For the best possible display, this portrait should be professionally framed.
A frame is not included with this artwork!
Artwork Panel: 64cm x 64cm ≈ 25¼" x 25¼"
Silk/Brocade Border: 74cm x 74cm ≈ 29" x 29"Information about how this Asian painting is mounted
This is one of the best koi fish paintings that we have ever offered
The Chinese title of this painting is "Lan Meng", which roughly translated means "Blue Dreams". The painting has nine koi fish, and this is not by accident...
Nine is a really good number in Chinese, it represents both long life, and is "Emperor's number". Fish represent "having enough" and "being satisfied" - some say that fish represent having "enough riches".
Together, this painting represents a long and satisfying life.
Of course, koi fish are famous throughout Asia, but especially loved by Japanese and Chinese people.
Walk through almost any garden or public park in Japan or China, and you will almost certainly find a pond teaming with these colorful fish.
This is not a typical watercolor painting. The reason is that the artist has skillfully added accents with acrylic paints on top of the regular watercolor to give some of the colors "extra punch". The result is a painting with very vivid colors that everyone will notice and comment on when they see it hanging in your home.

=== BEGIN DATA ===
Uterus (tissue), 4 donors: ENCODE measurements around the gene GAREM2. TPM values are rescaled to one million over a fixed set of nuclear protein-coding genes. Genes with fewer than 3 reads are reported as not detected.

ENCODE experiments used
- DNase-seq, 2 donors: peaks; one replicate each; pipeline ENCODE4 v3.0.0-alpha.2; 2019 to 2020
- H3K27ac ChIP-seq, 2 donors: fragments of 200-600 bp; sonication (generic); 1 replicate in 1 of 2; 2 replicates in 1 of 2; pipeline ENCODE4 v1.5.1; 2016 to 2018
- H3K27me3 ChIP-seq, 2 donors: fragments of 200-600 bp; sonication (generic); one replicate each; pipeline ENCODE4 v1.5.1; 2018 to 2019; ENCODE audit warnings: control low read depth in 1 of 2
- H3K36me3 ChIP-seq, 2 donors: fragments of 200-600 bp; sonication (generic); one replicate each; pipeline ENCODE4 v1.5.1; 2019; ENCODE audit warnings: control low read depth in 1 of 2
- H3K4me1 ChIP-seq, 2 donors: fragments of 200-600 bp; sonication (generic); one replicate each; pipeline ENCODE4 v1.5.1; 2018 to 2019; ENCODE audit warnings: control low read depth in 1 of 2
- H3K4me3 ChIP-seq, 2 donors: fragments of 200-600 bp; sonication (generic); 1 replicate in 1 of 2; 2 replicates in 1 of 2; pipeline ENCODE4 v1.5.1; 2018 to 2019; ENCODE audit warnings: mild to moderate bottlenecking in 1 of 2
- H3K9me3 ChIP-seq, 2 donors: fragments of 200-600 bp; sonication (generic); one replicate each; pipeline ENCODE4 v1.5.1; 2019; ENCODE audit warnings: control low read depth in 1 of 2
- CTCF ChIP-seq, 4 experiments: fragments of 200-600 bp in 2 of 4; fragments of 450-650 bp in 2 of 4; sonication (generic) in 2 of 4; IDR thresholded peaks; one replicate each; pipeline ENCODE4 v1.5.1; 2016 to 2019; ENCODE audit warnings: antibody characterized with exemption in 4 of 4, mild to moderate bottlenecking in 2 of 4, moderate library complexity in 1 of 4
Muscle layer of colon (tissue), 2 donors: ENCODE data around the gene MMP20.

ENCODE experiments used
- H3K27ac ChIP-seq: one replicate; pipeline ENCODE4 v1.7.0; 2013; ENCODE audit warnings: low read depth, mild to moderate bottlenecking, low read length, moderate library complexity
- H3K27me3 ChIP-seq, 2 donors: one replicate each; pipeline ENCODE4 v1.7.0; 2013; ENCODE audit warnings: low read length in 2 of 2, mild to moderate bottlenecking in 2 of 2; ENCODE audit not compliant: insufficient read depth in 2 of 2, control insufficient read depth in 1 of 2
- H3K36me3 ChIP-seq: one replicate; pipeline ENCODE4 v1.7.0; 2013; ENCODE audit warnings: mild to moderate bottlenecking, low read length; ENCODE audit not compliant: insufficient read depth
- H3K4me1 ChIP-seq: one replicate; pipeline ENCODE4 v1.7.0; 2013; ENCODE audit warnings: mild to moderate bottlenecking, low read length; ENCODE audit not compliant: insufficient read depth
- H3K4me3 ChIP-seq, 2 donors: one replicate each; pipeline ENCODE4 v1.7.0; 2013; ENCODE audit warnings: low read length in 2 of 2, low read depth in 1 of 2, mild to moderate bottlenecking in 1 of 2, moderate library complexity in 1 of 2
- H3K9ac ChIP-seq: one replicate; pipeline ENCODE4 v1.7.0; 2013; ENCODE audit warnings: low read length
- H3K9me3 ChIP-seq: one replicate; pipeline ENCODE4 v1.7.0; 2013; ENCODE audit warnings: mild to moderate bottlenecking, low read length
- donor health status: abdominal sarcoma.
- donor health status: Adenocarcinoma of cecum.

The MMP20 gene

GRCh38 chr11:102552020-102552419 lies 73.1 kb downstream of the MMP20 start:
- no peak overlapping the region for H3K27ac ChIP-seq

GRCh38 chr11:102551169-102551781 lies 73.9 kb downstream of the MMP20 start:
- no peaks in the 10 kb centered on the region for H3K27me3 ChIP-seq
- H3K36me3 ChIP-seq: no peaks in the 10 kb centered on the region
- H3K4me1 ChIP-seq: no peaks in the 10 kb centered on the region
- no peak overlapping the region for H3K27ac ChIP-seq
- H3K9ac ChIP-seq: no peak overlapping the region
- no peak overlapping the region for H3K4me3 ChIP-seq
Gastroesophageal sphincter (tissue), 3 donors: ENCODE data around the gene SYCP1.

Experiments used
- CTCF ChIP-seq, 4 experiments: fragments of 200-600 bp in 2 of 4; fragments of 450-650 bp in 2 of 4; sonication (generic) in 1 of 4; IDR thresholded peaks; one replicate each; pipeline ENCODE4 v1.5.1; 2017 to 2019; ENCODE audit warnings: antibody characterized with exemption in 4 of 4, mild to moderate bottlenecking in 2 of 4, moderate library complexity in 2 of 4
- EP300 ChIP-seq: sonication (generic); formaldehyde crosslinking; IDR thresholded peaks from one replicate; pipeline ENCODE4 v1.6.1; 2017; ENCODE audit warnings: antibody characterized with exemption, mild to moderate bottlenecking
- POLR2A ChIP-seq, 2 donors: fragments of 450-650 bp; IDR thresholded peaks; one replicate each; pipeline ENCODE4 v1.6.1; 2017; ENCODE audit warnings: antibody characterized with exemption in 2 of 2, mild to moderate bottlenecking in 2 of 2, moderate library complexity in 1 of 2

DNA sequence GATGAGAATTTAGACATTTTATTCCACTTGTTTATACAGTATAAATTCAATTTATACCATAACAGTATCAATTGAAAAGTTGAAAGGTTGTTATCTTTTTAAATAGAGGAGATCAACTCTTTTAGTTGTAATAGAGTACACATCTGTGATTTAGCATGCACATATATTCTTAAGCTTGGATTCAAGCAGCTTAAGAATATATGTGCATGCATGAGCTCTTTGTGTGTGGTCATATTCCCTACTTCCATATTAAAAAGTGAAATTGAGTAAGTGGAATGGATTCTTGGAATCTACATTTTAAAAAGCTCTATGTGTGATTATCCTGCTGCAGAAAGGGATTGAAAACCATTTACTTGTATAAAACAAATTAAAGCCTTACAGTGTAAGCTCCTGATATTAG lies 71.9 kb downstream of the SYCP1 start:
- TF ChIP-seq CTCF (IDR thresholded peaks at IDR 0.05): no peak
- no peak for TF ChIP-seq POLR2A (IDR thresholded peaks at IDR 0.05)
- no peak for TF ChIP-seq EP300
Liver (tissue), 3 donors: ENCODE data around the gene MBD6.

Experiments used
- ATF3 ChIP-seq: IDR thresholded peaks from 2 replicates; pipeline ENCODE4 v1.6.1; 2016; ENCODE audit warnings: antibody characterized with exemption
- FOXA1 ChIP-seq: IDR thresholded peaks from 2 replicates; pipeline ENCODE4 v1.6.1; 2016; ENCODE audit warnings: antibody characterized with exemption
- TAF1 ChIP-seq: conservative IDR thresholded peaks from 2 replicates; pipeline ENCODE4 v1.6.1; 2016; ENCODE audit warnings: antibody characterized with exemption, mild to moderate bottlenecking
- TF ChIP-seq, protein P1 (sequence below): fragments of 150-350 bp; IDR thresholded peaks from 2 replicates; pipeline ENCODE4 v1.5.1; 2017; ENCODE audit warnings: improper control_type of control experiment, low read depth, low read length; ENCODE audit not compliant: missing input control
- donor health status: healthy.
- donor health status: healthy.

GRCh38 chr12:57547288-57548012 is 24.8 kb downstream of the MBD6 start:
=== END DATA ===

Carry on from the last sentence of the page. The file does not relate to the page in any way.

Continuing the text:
The artist painted just one of these originally. It was so popular that I begged him to paint more like it.
By next month there should be a few more coming with a wide variety of different-colored koi fish. So if you miss buying this one, there are more coming, and they should be interesting.
About three full days of work went into this piece. The attention to detail really shows. This is the kind of art that you will be proud to hang on your wall....
If you are not completely delighted, I will refund everything, including shipping costs, and even pay your postage to return this artwork to me.
If you have navigated much of our website, you already know this is a great all-around artist that does wonderful work in many categories. But of course, there is a story...
I was supposed to be on vacation, and I just wanted to see the karst mountain landscapes of the Li River near Guilin. As luck would have it, I stumbled across a very inspiring artist.
In fact, this man is probably the most courageous person that I have ever met. He certainly has my respect and admiration.
As I watch him finish one of his paintings, I find myself
in awe of this man that can do amazing things with only
one arm that most people can't do with two.
While he is a wonderful and talented artist, that is only part of his story
His full name is Ou-Yang Guo-De. He and his sister now live in Guilin. He keeps himself busy painting, while his sister sells his art at a small gallery not far from the center of the city.
When they were very young, their mother died. Their father didn't make much money, and with their mother gone, he had to remarry quickly for financial reasons (very common in Chinese culture under those circumstances and that time in history). Their father found a new wife in a village, and they all moved into the woman's family home.